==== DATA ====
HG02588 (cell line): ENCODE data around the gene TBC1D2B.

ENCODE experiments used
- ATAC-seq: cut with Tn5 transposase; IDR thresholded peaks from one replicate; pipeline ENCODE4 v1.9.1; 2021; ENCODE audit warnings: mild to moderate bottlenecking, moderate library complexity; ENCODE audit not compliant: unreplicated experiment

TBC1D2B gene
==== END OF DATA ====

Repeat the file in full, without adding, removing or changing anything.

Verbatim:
HG02588 (cell line): ENCODE data around the gene TBC1D2B.

ENCODE experiments used
- ATAC-seq: cut with Tn5 transposase; IDR thresholded peaks from one replicate; pipeline ENCODE4 v1.9.1; 2021; ENCODE audit warnings: mild to moderate bottlenecking, moderate library complexity; ENCODE audit not compliant: unreplicated experiment

TBC1D2B gene